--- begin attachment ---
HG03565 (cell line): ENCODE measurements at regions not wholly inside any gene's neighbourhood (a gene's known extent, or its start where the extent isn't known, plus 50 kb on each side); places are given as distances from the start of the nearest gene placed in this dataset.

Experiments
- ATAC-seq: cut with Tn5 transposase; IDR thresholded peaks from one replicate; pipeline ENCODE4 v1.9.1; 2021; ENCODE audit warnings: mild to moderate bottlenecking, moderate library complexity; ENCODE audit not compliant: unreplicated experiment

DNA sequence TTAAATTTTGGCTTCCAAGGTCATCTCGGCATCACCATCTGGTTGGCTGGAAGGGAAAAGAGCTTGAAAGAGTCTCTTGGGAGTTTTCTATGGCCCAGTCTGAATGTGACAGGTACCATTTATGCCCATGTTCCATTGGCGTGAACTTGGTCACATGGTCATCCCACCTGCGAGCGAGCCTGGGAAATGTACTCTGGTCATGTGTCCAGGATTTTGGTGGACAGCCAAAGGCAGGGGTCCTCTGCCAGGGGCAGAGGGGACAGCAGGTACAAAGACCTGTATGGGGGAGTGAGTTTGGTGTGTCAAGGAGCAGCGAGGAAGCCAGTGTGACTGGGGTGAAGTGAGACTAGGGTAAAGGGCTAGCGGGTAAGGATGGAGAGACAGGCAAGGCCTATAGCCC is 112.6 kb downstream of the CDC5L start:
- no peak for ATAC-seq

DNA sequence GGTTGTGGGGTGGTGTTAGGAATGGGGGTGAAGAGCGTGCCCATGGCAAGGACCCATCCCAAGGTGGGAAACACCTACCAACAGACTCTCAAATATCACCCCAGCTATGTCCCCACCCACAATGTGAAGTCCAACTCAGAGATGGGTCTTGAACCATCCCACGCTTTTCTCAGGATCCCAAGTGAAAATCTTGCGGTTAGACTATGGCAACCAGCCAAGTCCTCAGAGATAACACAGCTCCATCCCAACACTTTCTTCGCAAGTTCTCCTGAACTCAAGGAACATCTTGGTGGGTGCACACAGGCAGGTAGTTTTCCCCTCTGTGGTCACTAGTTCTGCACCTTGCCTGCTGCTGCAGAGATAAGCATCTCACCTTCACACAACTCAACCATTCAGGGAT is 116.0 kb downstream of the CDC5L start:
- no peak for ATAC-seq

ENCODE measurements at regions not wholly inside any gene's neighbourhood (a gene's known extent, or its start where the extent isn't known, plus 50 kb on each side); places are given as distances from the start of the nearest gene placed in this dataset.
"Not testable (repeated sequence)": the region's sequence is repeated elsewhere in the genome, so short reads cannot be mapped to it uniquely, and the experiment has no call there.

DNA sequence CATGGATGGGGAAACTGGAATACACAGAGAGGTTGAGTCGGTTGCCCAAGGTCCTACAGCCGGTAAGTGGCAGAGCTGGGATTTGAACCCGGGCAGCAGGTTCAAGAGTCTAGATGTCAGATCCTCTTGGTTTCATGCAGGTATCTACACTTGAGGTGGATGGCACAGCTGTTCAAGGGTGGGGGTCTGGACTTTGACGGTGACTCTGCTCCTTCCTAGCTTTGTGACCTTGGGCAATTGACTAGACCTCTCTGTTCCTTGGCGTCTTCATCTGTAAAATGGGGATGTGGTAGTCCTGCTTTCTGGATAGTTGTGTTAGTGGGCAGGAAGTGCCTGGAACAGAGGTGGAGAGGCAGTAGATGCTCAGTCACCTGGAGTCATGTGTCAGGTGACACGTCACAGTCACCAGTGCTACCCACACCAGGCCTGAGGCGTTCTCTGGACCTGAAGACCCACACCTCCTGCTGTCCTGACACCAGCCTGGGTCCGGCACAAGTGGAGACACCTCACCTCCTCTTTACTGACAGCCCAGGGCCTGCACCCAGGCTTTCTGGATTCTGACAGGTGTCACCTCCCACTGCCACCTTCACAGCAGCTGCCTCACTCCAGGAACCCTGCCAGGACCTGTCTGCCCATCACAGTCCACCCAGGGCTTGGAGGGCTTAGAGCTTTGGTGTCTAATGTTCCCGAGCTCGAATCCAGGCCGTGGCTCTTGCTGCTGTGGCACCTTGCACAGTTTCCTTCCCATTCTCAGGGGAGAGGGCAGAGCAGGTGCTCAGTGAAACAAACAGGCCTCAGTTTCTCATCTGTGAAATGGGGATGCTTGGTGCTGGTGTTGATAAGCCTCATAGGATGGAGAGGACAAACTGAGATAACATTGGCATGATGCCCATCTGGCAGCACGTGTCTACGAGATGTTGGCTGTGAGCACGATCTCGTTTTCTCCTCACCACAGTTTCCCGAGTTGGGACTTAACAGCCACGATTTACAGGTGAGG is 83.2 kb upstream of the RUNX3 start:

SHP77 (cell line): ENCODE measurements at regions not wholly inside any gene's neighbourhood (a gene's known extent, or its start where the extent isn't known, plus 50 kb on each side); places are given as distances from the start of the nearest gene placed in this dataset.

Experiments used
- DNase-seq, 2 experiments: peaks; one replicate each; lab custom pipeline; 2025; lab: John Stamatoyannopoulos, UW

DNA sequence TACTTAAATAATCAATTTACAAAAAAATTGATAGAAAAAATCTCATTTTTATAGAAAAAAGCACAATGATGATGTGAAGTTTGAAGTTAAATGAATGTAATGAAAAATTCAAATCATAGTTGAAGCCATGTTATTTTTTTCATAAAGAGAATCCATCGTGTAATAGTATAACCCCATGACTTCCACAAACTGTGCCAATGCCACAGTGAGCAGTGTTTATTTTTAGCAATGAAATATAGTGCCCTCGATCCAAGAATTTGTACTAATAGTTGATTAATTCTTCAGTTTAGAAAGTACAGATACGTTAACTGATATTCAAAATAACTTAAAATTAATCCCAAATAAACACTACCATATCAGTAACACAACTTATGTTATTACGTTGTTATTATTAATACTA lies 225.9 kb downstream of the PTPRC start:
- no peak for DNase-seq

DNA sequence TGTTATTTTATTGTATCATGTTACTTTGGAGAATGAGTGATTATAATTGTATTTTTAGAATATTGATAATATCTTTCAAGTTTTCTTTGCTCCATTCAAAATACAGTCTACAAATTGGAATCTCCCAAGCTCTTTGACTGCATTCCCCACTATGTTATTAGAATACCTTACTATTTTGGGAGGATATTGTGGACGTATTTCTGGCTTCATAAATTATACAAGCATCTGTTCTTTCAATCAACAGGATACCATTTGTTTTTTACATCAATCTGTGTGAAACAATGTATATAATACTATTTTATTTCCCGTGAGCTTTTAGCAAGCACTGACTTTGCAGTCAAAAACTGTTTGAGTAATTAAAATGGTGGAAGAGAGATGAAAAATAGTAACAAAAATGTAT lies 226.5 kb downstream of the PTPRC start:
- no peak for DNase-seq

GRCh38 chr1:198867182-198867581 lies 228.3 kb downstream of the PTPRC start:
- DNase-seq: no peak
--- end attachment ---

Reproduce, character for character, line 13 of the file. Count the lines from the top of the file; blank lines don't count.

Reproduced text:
- DNase-seq, 2 experiments: peaks; one replicate each; lab custom pipeline; 2025; lab: John Stamatoyannopoulos, UW